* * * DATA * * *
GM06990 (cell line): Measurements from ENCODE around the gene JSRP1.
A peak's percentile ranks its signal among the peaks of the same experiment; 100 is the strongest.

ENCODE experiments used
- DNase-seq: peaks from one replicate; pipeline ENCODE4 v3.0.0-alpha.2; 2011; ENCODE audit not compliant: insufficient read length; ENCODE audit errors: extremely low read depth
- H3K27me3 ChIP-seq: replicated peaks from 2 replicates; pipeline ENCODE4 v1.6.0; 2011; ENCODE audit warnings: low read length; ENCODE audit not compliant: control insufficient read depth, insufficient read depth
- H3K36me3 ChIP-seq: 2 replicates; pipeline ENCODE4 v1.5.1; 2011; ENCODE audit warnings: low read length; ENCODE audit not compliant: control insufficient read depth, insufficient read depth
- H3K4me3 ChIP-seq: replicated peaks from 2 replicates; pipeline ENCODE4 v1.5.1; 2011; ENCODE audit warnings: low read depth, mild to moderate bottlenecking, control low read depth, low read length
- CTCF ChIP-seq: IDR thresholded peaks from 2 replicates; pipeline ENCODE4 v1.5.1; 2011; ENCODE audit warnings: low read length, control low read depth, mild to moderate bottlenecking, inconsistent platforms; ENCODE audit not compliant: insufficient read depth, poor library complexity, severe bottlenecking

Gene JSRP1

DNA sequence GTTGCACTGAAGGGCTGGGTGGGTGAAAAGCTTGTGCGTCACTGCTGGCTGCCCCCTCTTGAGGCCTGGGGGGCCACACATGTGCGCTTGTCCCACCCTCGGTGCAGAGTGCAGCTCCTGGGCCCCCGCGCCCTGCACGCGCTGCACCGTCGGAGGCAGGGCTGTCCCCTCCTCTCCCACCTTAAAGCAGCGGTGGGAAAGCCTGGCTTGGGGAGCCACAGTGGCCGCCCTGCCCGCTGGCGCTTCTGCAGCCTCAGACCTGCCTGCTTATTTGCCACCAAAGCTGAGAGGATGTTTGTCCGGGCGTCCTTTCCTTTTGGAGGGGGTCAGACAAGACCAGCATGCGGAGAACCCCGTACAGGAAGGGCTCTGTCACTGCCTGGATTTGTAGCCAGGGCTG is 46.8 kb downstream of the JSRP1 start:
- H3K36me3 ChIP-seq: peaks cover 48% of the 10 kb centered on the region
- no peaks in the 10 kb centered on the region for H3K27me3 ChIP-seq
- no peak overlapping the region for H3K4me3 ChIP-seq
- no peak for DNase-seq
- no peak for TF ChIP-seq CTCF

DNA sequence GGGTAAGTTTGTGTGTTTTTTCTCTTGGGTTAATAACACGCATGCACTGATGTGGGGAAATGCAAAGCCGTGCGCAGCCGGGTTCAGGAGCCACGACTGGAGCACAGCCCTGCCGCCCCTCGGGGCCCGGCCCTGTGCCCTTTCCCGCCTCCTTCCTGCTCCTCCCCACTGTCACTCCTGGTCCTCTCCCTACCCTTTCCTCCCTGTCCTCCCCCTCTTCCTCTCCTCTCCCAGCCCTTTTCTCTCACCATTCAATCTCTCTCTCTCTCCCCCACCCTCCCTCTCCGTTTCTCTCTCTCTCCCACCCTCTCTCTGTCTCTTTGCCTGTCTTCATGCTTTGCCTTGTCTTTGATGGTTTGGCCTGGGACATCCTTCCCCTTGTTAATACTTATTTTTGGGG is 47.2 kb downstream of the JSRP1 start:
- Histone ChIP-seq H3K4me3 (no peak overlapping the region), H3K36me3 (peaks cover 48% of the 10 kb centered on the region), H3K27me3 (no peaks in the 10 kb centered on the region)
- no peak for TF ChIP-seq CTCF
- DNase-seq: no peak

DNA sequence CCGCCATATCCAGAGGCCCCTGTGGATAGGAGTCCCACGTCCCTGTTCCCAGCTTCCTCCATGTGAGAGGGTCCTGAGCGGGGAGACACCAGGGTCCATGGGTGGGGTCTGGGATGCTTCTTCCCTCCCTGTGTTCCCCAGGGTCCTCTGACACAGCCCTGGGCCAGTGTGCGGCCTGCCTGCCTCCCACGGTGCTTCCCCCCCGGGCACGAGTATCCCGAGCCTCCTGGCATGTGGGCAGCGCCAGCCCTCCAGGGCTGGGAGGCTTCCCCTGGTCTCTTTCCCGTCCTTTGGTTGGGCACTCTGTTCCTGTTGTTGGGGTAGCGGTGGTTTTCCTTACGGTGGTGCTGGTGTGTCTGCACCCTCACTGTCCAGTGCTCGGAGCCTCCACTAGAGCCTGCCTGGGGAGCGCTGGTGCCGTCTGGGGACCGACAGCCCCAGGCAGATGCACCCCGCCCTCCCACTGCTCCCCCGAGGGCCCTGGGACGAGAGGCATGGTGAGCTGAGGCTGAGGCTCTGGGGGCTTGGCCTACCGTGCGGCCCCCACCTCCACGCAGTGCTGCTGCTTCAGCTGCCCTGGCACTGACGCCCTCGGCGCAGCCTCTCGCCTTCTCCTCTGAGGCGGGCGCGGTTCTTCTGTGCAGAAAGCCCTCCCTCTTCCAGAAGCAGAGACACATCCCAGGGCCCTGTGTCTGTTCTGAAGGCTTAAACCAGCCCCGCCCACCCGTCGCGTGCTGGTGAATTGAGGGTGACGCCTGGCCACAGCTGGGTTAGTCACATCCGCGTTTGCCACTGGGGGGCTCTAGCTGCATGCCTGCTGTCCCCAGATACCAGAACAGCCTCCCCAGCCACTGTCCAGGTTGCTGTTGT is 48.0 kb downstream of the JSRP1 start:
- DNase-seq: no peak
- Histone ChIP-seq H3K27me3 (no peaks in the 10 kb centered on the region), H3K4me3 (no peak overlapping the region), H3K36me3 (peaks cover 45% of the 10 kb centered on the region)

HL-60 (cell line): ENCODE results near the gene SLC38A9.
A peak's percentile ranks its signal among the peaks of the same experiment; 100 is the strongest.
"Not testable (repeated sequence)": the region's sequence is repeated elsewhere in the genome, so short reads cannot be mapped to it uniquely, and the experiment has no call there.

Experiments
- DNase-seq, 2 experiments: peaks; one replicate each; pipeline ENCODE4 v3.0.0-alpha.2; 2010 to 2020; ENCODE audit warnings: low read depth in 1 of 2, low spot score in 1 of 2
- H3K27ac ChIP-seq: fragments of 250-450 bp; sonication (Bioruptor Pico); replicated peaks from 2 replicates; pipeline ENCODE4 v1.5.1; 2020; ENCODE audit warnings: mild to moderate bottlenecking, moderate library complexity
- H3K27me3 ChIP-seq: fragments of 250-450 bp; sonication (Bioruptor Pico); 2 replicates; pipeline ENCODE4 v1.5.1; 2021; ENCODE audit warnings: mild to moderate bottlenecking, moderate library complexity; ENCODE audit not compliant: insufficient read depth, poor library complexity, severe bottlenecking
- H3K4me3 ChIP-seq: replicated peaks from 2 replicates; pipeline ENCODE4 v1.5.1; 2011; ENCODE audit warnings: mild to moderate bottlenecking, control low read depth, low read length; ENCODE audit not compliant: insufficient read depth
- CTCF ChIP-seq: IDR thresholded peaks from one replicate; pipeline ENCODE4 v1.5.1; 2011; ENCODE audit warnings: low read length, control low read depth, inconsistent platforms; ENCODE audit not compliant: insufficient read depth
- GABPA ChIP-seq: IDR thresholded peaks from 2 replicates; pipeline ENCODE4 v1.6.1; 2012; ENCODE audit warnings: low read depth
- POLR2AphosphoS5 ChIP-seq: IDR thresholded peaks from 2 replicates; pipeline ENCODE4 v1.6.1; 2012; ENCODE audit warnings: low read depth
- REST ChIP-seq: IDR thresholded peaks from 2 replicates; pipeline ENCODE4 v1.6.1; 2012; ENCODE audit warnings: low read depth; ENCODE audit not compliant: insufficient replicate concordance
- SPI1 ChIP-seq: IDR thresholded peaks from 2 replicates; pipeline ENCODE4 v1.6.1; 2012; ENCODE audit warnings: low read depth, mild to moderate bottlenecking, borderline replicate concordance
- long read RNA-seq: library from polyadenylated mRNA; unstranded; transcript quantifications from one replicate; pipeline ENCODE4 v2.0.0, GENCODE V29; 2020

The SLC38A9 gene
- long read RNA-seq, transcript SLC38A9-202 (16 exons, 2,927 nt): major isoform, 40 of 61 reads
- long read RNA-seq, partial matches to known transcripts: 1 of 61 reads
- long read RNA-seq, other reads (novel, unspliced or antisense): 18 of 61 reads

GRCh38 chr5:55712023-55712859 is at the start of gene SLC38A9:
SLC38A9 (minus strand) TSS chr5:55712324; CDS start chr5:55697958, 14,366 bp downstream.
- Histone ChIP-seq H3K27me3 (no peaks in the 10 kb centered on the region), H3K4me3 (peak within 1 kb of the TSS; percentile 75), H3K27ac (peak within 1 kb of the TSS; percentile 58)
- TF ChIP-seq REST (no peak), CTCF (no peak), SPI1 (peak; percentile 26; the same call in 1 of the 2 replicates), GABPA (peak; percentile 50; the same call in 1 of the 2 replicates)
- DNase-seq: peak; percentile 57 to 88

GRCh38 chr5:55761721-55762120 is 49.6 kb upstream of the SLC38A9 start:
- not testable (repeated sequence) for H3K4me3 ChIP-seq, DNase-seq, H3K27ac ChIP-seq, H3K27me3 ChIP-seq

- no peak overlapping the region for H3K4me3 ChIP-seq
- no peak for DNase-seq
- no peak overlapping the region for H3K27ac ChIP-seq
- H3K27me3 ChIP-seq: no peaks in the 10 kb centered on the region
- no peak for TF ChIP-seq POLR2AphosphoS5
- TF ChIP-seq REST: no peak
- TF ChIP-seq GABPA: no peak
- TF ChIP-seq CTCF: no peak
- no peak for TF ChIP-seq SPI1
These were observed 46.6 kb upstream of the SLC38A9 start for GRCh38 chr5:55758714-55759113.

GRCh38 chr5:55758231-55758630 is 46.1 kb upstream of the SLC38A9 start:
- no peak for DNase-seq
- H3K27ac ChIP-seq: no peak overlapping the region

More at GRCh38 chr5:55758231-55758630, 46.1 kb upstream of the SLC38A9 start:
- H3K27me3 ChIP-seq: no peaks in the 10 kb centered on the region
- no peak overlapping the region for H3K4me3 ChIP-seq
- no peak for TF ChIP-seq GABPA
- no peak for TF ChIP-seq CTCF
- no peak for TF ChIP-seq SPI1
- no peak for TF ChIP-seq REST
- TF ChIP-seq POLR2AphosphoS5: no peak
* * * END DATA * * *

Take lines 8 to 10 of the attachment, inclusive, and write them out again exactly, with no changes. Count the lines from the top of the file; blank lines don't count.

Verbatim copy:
- CTCF ChIP-seq: IDR thresholded peaks from 2 replicates; pipeline ENCODE4 v1.5.1; 2011; ENCODE audit warnings: low read length, control low read depth, mild to moderate bottlenecking, inconsistent platforms; ENCODE audit not compliant: insufficient read depth, poor library complexity, severe bottlenecking

Gene JSRP1

DNA sequence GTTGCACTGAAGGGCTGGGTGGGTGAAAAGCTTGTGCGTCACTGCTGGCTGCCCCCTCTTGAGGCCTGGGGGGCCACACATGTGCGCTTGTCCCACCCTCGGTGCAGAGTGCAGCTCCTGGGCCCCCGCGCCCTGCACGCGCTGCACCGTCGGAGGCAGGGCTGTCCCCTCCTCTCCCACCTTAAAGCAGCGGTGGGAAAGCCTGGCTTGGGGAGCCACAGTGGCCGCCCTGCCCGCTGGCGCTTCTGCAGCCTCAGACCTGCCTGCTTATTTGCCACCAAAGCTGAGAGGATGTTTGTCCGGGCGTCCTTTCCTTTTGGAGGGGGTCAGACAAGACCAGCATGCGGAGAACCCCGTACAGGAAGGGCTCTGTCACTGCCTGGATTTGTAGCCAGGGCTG is 46.8 kb downstream of the JSRP1 start: